Swift action required
All stakeholders must counter the proposed measure before it is adopted. The French government, in particular represented by the State Secretary on biodiversity, appears resolved to introduce such a tax. In particular, bilateral discussions with the EU and France must be requested as soon as possible within the WTO framework.

For example, at the meeting of the WTO Committee on Technical Barriers to Trade in Geneva from March 9-10, 2016, Indonesia had raised a Specific Trade Concern on the proposed French measure vis-à-vis the EU.

There is a need for palm oil producing countries to engage with the French government, Senate and National Assembly, within all available avenues. They must impress upon legislators that this measure would be discriminatory, not scientifically based, not the least trade restrictive measure available, and a disguised restriction to international trade.

The first objective of any formal (i.e. diplomatic, political, commercial and technical) engagement with France should be to clearly understand the objectives of the measure; the details of the ‘special tax’; and the impact on palm oil vis-à-vis competing ‘like products’.

France must scientifically explain the environmental criteria for exemption from the special tax, together with the related certification mechanisms. It should also provide enough time for the affected WTO members to review the measure and convey their comments and alternative solutions. As it stands, France appears to be falling short of these requirements under WTO law.

Draft Law – Chronology of Events to Date
March 26, 2014: The Draft Law from the Ministry of Ecology, Sustainable Development and Energy is tabled before the National Assembly.

June 26, 2014: The National Assembly’s Commission for Sustainable Development and Spatial Planning (Commission) files a report on the Draft Law.

March 24, 2015: The National Assembly holds its first reading of the Draft Law and adopts it by a vote of 325 to 189. This version does not include the provisions now affecting palm oil.

March 25, 2015 – Jan 26, 2016: The Senate considers the Draft Law. In all, 674 amendments are tabled – No. 367 provides for an addition to a special tax on on palm oil, palm kernel oil and coconut oil in their natural state and in food products.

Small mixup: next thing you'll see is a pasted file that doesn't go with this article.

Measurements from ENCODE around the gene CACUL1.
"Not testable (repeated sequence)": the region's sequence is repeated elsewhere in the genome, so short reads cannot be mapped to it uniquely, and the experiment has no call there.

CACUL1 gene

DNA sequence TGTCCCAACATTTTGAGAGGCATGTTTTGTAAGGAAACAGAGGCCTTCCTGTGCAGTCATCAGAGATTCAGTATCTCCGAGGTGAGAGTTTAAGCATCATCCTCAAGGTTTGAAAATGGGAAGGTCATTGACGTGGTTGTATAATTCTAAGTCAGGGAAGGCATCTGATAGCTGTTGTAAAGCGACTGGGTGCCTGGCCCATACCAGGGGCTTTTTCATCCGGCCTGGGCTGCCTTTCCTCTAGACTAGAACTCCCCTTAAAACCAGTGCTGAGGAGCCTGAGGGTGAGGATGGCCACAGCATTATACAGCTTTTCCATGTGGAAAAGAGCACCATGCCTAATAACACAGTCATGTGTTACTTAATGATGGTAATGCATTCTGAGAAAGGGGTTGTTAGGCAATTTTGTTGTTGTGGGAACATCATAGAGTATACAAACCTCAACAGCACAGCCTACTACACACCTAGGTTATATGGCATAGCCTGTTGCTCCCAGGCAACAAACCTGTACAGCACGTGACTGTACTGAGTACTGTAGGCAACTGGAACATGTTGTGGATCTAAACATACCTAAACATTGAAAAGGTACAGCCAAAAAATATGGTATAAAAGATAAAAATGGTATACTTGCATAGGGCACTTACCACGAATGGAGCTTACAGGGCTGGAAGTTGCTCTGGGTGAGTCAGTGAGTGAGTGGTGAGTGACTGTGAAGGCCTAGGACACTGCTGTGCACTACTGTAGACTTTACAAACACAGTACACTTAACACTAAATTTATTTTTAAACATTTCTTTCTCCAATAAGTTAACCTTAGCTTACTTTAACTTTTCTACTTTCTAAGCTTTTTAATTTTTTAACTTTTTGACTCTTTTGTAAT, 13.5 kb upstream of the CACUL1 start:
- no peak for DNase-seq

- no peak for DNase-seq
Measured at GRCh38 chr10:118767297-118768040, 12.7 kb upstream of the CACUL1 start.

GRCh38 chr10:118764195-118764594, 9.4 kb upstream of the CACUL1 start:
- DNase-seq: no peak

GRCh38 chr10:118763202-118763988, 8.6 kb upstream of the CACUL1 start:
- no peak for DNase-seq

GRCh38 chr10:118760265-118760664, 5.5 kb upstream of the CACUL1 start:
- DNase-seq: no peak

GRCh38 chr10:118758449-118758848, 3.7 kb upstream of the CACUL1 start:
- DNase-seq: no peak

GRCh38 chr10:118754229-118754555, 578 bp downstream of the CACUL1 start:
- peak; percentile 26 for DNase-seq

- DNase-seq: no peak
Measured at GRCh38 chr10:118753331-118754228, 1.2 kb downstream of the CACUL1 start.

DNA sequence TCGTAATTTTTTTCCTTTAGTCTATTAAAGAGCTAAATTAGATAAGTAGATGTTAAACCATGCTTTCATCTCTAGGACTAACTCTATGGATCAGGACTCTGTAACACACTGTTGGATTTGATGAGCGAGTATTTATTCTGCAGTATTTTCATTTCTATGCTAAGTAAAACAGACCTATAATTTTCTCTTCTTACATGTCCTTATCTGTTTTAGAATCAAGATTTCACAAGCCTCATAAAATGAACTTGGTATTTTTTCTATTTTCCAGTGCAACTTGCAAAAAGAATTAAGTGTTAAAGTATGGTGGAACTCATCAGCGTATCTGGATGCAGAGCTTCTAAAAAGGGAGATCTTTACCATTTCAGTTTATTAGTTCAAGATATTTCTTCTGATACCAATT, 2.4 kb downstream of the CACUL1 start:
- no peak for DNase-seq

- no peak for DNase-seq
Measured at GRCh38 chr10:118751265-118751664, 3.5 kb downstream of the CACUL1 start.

This proposes to raise the tax to EUR 300 per tonne in 2017; EUR 500 per tonne in 2018; EUR 700 per tonne in 2019; and EUR 900 in 2020. It is to be then raised each year on Jan 1, from 2021 onwards.

Jan 26, 2016: The Senate adopts the Draft Law, including Amendment No. 367, by a vote of 263 to 32.

March 1-9, 2016: Debate and amendments follow within the Commission, as well as by the National Assembly as a whole.

March 15-17, 2016: The National Assembly adopts a revised version of the Draft Law during the second reading. Instead of the fixed tax rate, the Draft Law returns to the ‘tiered’ structure. It sets the tax rate at EUR 30 per tonne in 2017; EUR 50 per tonne in 2018; EUR 70 per tonne in 2019; and EUR 90 per tonne in 2020.

Twelve amendments relating to the tax are tabled during the Commission’s review. Amendment No. CD436 introduces a sustainability exemption to the palm oil, palm kernel oil and coconut oil tax that is approved by the National Assembly. However, the environmental sustainability criteria are not stated.

March 18, 2016: The Draft Law is sent back to the French Senate – in particular, to the Commission – for discussion.

May 4, 2016: The Commission files its report and proposes the elimination of the provision establishing the special tax on palm oil, palm kernel oil and coconut oil.

May 9 & 10, 2016: Several Senators and the government table amendments calling for the retention of the provision establishing the special tax on the three oils.

May 11, 2016: The Senate rejects the amendments calling for the retention of
the provision by a vote of 159 to 138. The provision remains eliminated from the Draft Law.

May 25, 2016: The Parliament’s Joint Commission debates the Draft Law but is unable to reach compromise. It is sent back to the National Assembly for a new reading.

European Lawyers


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